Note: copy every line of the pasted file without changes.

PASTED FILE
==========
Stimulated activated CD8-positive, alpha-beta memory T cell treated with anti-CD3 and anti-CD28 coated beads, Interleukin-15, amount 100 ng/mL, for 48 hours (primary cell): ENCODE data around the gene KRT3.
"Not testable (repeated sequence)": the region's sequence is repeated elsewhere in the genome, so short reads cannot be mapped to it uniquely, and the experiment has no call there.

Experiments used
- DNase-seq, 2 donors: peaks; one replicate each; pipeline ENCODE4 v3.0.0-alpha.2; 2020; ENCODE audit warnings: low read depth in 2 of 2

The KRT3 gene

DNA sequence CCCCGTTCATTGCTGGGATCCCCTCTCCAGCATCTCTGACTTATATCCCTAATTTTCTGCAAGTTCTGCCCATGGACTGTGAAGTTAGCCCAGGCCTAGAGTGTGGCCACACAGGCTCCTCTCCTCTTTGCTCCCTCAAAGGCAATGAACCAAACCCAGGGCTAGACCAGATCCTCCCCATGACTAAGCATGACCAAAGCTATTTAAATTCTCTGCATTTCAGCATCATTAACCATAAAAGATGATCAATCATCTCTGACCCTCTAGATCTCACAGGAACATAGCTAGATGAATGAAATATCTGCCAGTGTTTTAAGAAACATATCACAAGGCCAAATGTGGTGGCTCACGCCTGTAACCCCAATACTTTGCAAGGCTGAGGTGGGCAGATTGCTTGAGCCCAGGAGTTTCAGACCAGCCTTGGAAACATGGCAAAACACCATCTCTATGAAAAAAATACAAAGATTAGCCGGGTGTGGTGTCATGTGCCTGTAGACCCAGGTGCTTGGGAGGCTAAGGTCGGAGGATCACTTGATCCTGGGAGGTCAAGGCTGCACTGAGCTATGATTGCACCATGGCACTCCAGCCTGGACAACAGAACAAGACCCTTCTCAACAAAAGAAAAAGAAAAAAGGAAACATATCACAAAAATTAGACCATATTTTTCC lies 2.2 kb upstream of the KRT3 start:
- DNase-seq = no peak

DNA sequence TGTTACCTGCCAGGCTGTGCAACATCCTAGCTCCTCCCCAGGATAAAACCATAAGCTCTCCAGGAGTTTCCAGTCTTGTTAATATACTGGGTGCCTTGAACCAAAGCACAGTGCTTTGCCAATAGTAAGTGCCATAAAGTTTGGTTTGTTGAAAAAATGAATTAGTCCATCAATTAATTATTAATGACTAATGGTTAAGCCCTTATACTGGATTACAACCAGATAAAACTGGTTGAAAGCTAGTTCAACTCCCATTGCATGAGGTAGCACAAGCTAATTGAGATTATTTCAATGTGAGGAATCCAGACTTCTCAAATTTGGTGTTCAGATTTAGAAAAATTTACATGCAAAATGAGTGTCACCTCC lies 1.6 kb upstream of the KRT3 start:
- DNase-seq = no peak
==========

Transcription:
Stimulated activated CD8-positive, alpha-beta memory T cell treated with anti-CD3 and anti-CD28 coated beads, Interleukin-15, amount 100 ng/mL, for 48 hours (primary cell): ENCODE data around the gene KRT3.
"Not testable (repeated sequence)": the region's sequence is repeated elsewhere in the genome, so short reads cannot be mapped to it uniquely, and the experiment has no call there.

Experiments used
- DNase-seq, 2 donors: peaks; one replicate each; pipeline ENCODE4 v3.0.0-alpha.2; 2020; ENCODE audit warnings: low read depth in 2 of 2

The KRT3 gene

DNA sequence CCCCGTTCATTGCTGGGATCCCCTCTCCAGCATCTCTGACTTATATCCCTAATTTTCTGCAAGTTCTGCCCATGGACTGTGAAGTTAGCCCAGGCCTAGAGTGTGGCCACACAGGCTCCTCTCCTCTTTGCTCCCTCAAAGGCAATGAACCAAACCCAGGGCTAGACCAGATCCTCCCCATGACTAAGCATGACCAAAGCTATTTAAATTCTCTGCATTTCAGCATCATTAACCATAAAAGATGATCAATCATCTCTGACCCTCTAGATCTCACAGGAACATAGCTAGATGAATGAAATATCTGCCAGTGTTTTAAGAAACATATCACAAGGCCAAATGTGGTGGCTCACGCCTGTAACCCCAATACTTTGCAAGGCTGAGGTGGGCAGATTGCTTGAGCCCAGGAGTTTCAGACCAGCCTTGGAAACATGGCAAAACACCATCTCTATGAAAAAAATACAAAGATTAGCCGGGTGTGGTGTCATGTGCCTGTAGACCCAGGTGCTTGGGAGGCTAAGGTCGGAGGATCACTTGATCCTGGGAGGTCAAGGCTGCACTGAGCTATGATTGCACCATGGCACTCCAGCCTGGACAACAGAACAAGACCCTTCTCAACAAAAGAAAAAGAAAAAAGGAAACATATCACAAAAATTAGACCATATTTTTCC lies 2.2 kb upstream of the KRT3 start:
- DNase-seq = no peak

DNA sequence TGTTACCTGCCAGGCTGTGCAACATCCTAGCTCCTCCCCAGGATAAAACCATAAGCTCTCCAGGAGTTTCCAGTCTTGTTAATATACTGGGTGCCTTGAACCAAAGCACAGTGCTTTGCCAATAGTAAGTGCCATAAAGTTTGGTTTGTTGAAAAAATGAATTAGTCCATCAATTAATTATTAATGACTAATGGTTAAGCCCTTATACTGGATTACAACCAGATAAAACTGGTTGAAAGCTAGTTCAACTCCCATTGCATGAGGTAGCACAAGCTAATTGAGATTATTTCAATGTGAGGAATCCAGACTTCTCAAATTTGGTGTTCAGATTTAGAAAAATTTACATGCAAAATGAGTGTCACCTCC lies 1.6 kb upstream of the KRT3 start:
- DNase-seq = no peak